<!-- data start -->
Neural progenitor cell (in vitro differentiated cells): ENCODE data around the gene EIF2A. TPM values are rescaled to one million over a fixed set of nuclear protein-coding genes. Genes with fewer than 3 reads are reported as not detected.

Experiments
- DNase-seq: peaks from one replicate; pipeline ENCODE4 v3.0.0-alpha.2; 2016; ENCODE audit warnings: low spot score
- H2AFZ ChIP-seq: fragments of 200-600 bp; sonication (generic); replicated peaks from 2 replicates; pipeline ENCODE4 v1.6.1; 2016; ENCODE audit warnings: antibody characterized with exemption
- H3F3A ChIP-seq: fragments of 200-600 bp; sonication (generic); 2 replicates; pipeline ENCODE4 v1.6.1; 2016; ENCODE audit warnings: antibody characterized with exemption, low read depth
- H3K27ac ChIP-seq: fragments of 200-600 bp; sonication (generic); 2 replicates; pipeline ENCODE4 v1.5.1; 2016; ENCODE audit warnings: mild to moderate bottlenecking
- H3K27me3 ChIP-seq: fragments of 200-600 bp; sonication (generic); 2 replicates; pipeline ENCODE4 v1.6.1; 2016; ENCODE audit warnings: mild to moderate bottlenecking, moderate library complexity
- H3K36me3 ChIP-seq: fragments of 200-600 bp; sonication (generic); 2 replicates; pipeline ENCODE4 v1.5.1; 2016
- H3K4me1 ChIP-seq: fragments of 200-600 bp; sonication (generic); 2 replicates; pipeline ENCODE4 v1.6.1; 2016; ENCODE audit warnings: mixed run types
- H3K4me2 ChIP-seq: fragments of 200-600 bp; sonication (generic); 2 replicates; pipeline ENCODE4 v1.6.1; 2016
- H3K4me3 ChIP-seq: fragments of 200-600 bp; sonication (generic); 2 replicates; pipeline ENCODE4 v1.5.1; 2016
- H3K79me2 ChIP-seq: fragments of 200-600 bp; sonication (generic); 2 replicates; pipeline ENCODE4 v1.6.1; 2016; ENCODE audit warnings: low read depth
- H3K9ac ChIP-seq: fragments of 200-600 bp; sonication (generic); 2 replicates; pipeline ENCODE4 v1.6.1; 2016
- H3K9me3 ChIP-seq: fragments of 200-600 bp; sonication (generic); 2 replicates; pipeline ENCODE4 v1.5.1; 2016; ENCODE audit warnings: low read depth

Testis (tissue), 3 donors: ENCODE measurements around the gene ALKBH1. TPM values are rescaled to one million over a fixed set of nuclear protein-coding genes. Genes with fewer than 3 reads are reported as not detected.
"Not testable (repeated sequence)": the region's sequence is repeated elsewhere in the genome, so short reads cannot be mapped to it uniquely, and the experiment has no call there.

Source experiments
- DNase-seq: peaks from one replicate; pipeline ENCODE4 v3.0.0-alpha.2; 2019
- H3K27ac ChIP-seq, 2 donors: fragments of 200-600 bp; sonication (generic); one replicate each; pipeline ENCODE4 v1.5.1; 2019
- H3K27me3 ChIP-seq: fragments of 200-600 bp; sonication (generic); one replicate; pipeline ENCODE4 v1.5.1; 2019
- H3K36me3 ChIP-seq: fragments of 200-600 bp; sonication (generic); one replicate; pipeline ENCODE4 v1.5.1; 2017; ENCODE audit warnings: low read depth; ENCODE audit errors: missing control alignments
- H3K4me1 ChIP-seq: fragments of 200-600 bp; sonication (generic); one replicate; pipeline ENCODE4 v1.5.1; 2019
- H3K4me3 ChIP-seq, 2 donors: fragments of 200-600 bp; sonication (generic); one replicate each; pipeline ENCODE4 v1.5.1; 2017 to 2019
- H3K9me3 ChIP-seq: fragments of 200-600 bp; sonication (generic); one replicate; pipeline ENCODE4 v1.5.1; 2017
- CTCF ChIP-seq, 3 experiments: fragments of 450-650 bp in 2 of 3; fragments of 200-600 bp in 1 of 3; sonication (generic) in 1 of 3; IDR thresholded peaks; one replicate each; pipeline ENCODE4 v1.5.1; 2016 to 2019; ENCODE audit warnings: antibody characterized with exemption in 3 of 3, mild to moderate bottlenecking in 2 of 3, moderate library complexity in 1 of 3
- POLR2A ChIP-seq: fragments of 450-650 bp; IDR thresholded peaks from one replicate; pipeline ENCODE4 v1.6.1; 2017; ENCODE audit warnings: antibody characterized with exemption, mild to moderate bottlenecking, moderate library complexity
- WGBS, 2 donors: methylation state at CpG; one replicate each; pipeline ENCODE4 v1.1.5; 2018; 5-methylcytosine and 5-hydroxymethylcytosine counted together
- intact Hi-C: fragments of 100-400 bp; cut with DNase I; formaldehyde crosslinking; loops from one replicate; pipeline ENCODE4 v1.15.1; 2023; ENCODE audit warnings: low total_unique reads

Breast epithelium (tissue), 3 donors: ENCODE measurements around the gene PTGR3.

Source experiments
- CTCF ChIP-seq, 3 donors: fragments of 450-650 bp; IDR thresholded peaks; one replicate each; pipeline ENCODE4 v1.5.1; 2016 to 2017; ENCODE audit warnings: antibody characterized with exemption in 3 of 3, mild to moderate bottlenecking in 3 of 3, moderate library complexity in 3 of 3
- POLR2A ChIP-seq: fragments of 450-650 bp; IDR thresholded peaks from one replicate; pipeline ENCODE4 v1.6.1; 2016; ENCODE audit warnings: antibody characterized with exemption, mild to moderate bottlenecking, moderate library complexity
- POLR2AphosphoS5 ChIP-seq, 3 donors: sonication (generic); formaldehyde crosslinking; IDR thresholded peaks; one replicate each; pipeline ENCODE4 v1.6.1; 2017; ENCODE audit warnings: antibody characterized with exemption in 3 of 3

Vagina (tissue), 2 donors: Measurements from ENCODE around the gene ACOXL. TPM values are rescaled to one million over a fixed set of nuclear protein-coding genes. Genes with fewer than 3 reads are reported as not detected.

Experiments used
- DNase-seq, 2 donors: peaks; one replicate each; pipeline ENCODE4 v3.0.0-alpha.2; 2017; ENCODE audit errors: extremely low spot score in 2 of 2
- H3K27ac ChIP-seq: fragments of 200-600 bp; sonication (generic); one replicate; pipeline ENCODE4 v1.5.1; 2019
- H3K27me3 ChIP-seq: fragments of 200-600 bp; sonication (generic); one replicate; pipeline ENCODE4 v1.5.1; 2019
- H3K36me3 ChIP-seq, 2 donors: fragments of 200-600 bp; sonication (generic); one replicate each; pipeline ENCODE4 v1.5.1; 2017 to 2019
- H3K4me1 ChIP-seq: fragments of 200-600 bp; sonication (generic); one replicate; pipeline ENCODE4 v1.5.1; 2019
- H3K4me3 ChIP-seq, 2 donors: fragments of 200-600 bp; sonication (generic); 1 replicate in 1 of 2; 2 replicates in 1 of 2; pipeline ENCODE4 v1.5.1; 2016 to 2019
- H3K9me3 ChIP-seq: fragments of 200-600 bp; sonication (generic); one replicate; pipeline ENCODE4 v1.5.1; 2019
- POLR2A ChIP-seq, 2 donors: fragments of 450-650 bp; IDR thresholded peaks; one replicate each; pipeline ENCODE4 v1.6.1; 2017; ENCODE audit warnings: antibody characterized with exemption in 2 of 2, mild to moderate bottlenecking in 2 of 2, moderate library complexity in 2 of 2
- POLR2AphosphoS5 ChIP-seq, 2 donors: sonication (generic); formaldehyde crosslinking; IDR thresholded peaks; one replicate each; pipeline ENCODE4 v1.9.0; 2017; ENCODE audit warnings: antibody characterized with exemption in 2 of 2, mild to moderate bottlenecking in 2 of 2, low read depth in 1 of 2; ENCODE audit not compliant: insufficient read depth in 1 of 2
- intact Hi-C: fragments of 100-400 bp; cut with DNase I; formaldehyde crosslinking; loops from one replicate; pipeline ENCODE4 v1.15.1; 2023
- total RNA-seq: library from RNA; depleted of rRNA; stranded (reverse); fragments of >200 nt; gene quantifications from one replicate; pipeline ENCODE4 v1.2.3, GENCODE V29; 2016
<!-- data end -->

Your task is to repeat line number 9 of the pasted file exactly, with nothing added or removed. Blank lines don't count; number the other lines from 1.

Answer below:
- H3K4me1 ChIP-seq: fragments of 200-600 bp; sonication (generic); 2 replicates; pipeline ENCODE4 v1.6.1; 2016; ENCODE audit warnings: mixed run types